Hood woke up “wrathy as a rattlesnake.” Within twenty-four hours, the Tennessee general had palmed the heavy weight of victory, grasped it tightly through his sleep, and awoken to find that it had slipped quietly through his fingers overnight.
John Bell Hood had marched into Tennessee days earlier with the intention of diverting Sherman’s bloody March to the Sea, and though the notorious Union general had dismissed the threat with little more than a blink (he would go off the grid and live off the land until he reached Savannah), Hood’s approach had set Sherman’s rear guard, General John Schofield, scrambling to beat the Tennessee army to the Union stronghold of Nashville.
It was anyone’s race until the night of November 29, when Schofield’s forces crept into the lead, passing within earshot of the slumbering Confederate army. Furious at the clumsily missed victory, Hood accused his men of cowardice and thrust his army east towards the last chance to stop Schofield before Nashville: Franklin, Tennessee.
And so it was that on the evening November 30, 1864, 20,000 Confederate soldiers lined in undefended ranks against Franklin’s setting sun. The men, backed by a single battery, marched for two miles across open ground toward the entrenched Union army, and for three hours, they tangled in a chaotic swirl of shovels, bayonets, sabers, and pistols. When the smoke cleared, Franklin would have the unhappy honor of being the site of the largest, longest, and bloodiest battles in Civil War history.
Though today, the city of Franklin has healed around many of its battlefield scars, it has preserved a number of historic sites; places of sanctuary, refuge, or remembrance that pay homage and honor its solemn badge.
- Carter HouseTom Carter, who had left Franklin to join the Confederate army three years before, returned to fight in the Battle of Franklin, only to be mortally wounded just outside of his childhood home, Carter House (photo courtesy of VisitFranklin.com)To say that the Carter House was in the thick of the Battle of Franklin would be an egregious understatement; it was the nucleus around which the battle churned. Not only did Hood and Schofield’s forces come face to face in the home’s gardens, an opportunistic Union general made the home’s parlor his headquarters. The Carter family miraculously survived, hidden safely in the basement as the battle raged overhead, but when they emerged, they found their world gravely altered. Visitors today can experience some small measure of what awaited them; the Carter House has been preserved and is still riddled with the over 1,000 bullet holes left from the battle.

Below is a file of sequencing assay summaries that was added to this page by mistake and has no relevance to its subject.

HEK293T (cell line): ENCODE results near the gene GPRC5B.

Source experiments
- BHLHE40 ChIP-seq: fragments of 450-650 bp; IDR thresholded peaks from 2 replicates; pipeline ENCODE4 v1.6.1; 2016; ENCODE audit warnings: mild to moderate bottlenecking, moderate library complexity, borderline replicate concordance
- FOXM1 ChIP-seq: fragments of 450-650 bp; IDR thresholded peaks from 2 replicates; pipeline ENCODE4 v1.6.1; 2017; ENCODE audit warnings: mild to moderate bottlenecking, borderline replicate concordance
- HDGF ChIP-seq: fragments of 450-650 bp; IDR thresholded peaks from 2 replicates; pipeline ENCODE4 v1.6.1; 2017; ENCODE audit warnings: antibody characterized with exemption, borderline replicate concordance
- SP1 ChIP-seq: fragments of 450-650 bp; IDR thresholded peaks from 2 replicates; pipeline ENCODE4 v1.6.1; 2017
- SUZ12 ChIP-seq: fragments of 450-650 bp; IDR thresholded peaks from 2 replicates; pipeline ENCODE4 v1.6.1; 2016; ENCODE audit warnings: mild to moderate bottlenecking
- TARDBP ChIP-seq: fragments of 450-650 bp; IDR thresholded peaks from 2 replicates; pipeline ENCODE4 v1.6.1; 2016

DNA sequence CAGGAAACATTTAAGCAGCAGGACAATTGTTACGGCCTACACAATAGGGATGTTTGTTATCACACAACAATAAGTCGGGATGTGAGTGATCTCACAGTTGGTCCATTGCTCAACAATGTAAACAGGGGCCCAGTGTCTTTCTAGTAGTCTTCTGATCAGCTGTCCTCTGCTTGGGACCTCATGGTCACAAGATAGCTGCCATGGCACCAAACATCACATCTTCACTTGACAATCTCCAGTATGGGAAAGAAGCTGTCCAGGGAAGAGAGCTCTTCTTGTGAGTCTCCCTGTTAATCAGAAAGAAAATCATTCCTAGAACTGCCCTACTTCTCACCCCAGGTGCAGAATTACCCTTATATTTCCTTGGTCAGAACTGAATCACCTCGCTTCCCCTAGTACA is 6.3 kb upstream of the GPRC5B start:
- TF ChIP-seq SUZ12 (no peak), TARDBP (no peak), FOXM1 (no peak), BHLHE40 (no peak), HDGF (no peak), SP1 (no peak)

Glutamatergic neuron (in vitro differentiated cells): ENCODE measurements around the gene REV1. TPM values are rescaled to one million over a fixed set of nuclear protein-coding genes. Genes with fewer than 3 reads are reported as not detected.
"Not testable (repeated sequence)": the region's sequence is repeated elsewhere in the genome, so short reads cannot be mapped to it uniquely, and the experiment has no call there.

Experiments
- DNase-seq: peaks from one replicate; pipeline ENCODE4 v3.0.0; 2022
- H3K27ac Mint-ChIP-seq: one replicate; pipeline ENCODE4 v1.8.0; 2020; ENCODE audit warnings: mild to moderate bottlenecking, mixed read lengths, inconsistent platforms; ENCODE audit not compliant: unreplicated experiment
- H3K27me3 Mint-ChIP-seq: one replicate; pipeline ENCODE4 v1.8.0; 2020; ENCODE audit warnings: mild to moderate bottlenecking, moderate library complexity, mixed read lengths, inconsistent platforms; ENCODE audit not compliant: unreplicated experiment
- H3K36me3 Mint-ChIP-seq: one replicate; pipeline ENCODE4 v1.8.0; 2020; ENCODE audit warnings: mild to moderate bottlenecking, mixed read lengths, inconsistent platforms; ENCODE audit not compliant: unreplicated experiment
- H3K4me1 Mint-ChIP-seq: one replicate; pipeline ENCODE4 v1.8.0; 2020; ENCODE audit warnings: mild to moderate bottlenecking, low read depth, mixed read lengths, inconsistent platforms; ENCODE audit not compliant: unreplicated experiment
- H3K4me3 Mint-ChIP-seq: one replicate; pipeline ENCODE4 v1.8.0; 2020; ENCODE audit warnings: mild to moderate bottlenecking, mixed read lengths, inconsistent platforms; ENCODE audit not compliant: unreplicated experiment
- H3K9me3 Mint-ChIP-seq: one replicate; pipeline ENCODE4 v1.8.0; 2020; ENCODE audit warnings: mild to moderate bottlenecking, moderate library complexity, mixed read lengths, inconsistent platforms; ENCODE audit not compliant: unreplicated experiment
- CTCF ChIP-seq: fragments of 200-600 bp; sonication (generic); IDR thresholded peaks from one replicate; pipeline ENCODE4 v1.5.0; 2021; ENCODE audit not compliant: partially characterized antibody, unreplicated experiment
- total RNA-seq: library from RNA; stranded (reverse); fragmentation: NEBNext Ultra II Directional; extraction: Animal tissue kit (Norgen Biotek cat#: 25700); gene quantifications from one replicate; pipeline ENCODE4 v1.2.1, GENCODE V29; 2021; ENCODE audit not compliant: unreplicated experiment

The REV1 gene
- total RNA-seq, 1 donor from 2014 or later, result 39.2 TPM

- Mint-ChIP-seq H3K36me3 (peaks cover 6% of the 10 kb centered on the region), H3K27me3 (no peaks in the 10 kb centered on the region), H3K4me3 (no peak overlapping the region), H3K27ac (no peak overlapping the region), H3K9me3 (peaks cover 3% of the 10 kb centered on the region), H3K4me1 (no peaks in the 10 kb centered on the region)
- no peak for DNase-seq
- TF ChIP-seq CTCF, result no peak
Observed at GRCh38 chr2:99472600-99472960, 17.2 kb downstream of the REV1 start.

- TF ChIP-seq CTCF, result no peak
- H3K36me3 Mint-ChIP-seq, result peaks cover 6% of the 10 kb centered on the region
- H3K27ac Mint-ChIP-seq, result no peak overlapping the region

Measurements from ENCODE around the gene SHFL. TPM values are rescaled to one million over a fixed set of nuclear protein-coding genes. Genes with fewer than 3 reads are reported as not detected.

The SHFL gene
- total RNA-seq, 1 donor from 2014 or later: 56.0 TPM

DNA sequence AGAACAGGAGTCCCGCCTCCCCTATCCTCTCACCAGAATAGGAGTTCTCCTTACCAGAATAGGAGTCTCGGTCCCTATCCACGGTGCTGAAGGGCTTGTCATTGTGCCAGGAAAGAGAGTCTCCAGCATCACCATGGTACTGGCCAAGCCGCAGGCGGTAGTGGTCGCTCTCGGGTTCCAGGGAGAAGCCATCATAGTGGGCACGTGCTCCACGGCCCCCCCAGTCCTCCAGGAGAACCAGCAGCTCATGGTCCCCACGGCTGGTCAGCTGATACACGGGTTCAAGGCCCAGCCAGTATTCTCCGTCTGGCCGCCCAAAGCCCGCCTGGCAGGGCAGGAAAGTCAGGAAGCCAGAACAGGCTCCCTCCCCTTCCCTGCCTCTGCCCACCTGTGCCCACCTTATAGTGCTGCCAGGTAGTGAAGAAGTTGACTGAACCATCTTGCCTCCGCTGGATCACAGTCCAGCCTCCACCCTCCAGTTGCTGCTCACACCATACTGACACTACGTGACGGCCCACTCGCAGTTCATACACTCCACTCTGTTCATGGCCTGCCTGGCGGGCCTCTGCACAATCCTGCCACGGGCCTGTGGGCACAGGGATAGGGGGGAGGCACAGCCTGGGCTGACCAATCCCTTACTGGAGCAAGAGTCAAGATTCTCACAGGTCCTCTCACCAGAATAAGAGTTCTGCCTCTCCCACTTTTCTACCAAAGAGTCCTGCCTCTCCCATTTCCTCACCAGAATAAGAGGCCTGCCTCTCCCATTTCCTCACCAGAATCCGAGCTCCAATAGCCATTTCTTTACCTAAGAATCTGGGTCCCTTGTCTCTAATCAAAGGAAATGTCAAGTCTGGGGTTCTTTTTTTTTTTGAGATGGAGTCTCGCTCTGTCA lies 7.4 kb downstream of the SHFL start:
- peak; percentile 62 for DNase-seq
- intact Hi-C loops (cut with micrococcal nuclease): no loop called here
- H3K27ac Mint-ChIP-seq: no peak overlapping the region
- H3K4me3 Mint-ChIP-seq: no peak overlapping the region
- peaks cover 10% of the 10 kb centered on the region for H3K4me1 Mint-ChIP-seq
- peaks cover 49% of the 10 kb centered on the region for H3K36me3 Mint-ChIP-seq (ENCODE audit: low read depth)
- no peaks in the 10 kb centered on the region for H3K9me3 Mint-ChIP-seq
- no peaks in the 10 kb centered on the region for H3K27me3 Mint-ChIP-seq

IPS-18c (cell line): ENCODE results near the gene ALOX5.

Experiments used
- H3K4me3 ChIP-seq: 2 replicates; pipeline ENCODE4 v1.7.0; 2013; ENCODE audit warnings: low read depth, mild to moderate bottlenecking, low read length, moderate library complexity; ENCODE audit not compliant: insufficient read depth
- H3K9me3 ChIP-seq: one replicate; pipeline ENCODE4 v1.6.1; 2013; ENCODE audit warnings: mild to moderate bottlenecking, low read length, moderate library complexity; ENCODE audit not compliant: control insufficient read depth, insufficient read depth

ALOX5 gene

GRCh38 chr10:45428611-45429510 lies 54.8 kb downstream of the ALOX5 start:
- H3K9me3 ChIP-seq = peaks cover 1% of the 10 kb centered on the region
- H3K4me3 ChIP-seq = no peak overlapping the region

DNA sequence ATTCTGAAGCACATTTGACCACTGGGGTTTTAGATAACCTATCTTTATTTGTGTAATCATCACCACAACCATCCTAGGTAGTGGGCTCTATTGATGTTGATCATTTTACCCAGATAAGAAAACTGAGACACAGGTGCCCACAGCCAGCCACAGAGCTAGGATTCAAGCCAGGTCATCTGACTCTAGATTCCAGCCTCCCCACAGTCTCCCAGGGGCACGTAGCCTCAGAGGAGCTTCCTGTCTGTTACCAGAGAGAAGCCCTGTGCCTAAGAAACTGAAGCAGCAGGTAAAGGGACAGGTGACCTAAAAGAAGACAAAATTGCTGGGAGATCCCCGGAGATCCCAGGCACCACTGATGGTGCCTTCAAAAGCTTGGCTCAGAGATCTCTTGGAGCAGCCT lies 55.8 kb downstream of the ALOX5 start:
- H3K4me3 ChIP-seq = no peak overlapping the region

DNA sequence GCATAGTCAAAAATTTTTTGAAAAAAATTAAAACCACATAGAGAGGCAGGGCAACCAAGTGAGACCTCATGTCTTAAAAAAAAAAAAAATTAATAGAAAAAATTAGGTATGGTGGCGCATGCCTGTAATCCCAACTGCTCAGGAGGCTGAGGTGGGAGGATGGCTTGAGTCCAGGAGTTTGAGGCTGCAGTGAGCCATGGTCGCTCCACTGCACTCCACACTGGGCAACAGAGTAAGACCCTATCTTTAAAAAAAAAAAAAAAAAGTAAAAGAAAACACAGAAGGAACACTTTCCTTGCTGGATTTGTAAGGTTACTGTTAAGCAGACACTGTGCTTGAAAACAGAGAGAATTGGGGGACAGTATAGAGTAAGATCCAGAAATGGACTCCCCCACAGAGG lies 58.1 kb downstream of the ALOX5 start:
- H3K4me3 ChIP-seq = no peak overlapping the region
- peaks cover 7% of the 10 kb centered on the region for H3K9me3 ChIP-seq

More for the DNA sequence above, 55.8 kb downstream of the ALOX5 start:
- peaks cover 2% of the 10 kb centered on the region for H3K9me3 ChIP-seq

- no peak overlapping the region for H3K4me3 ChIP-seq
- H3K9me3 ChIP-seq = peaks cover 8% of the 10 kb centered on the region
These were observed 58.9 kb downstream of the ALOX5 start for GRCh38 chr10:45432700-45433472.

- Carnton PlantationCarnton Plantation served as the largest temporary field hospital in the area, attending to thousands of wounded Confederates following the Battle of Franklin (photo courtesy of VisitFranklin.com)Less than two miles down the road from Carter House, Carnton Plantation saw its fair share of casualties. Over ten thousand men met their end during the Battle of Franklin, and Carnton Plantation served as the temporary field hospital where many of them drew their last breaths. So great were the numbers of dead and wounded that they overflowed from the rooms and halls of the house, filling the porch, yard, and slave quarters beyond. Visitors today can still see the ominous stains that mark the floorboards of the home.
- McGavock Confederate CemeteryIn 1866, John and Carrie McGavock designated two acres adjacent to their property to serve as a burial spot for 1,500 Confederate soldiers. Carrie McGavock carefully recorded the names and identities of all those interred there. (photo courtesy of VisitFranklin.com)For the town of Franklin, the burden of war did not end when the troops pulled out; the battle’s staggering casualties created, if nothing else, a logistical nightmare for the small, war-ravaged town. General Hood’s burial detail stayed behind two days, burying most of the fallen where they lay and marking their plots with crude wooden markers, but within two years, many of these headstones had either begun to rot or had been carted away to be used as firewood. John and Carrie McGavock, the owners of Carnton Plantation, once again rose to the occasion, designating two acres of their property to be used as a burial plot and uniting the citizens of Franklin to raise the money to exhume and re-inter the scattered bodies of 1,500 Confederate soldiers.
- Lotz House Lotz House, a masterfully wrought testament to its original owner’s carpentry skills, is now a museum of Civil War era antiques and Victorian-era furniture (photo courtesy of VisitFranklin.com)Directly across the street from the Carter House and only one-hundred yards south of the Union line, the Lotz House also bears the scars of its proximity to battle. Though its owner, carpenter Johann Albert Lotz, used his home as an exemplum of his craft and did his best to erase evidence of the war’s damage, there are some things that defy the best of intentions. Today, among the home’s impressive collection of Civil War era antiques and Victorian furniture, visitors can still make out the charred, rounded indentation left in the floor by a cannon ball that crashed through the roof and the residual dark pools left from the home’s brief life as a field hospital.
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